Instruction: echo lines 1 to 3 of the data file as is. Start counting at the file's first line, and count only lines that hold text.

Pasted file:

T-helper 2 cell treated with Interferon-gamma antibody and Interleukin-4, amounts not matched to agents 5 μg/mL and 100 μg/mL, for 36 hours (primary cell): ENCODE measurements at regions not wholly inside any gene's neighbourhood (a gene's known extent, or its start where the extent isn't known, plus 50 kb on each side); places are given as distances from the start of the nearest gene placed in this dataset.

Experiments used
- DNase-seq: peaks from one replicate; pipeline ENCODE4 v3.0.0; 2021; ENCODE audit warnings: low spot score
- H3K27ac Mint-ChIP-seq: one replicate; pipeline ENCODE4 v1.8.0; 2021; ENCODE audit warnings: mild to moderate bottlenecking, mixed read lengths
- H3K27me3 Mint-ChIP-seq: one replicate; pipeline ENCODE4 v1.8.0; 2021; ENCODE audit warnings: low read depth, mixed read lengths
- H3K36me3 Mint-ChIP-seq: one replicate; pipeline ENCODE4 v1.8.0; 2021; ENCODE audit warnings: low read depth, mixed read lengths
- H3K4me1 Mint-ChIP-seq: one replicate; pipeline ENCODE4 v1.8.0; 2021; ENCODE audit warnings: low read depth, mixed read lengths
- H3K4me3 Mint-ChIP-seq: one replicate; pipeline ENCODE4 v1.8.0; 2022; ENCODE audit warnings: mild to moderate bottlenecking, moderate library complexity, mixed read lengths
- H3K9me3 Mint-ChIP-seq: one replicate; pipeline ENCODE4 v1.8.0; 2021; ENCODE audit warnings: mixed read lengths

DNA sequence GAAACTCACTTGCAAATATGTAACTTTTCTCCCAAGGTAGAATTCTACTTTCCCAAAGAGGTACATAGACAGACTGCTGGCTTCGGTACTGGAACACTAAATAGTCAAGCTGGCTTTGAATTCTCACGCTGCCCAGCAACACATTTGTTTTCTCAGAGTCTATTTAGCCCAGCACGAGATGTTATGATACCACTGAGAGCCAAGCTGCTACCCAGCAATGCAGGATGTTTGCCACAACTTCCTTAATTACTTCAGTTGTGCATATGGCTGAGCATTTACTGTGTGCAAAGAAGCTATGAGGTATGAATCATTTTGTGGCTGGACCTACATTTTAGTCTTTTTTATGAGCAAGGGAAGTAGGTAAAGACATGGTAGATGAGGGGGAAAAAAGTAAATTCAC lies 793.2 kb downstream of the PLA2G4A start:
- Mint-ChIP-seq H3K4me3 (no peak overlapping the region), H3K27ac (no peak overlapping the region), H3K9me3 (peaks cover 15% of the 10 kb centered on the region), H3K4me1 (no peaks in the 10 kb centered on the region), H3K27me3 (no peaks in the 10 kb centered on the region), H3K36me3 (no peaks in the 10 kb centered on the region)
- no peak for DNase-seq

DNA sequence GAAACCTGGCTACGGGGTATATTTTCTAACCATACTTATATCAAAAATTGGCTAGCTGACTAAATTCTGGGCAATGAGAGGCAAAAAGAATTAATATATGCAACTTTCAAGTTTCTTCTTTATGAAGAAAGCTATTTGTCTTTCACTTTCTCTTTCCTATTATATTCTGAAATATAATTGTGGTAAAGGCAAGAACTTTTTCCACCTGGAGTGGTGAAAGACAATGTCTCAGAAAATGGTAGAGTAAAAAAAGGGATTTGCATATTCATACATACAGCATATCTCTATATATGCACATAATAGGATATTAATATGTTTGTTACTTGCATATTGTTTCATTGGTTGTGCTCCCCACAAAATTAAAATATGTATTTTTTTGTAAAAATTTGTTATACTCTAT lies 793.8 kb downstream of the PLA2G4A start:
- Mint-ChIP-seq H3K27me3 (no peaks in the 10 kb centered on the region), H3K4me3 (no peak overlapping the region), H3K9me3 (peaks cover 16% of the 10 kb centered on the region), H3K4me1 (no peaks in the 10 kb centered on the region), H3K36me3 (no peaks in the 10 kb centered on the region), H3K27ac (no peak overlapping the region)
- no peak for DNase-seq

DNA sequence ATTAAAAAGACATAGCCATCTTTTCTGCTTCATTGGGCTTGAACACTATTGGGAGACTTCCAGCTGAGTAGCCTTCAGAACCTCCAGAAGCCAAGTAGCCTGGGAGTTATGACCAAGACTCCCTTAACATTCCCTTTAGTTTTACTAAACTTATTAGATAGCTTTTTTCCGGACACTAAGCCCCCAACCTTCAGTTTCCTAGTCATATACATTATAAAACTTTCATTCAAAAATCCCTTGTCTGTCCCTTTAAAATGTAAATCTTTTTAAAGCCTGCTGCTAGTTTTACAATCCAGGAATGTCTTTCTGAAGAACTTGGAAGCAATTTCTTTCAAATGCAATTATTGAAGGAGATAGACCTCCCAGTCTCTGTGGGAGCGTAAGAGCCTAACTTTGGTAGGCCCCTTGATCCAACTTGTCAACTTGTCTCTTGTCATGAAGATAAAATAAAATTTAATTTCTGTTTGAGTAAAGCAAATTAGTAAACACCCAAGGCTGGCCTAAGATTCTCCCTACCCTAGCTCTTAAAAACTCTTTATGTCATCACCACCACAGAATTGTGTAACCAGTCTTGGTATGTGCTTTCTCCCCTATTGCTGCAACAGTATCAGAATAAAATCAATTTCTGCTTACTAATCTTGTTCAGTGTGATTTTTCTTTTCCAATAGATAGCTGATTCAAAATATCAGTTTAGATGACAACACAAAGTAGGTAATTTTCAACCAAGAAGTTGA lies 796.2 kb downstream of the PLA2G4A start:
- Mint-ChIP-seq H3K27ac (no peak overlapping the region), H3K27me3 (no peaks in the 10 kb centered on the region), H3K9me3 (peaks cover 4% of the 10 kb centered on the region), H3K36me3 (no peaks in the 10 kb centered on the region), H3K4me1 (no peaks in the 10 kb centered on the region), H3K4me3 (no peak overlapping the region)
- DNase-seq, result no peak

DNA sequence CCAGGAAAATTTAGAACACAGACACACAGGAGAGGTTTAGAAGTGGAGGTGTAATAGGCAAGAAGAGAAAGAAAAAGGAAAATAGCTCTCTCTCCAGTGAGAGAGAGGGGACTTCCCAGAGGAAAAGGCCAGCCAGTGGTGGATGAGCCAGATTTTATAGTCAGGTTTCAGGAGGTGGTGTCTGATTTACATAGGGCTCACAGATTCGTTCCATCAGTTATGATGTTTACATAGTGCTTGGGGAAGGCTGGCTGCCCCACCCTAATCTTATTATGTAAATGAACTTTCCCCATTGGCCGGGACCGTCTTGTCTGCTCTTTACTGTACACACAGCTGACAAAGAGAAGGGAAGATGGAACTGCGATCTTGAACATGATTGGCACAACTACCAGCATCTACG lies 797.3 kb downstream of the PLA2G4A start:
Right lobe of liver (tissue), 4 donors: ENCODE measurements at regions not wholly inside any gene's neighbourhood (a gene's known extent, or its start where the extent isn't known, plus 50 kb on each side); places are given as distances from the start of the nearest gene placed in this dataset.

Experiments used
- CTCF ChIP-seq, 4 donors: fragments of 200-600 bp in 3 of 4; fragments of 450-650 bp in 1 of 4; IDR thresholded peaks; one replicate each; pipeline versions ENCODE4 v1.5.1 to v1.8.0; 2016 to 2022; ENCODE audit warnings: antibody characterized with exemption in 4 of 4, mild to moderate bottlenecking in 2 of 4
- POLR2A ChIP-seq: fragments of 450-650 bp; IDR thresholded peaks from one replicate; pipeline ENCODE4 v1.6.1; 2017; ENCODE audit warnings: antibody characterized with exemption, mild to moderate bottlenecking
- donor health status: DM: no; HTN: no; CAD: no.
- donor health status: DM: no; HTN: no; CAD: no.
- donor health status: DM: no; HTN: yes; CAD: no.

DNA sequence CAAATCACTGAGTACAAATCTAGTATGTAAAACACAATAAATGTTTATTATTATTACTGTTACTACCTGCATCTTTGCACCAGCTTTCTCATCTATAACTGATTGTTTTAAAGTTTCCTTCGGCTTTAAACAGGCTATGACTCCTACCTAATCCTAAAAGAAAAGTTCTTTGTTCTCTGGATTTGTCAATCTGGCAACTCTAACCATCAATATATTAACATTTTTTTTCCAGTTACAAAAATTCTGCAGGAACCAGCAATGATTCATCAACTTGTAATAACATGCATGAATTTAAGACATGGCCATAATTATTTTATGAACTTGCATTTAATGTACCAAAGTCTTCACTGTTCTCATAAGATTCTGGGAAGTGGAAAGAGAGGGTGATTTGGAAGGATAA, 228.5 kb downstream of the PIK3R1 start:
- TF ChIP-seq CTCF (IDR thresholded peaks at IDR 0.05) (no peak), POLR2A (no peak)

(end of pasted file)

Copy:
T-helper 2 cell treated with Interferon-gamma antibody and Interleukin-4, amounts not matched to agents 5 μg/mL and 100 μg/mL, for 36 hours (primary cell): ENCODE measurements at regions not wholly inside any gene's neighbourhood (a gene's known extent, or its start where the extent isn't known, plus 50 kb on each side); places are given as distances from the start of the nearest gene placed in this dataset.

Experiments used
- DNase-seq: peaks from one replicate; pipeline ENCODE4 v3.0.0; 2021; ENCODE audit warnings: low spot score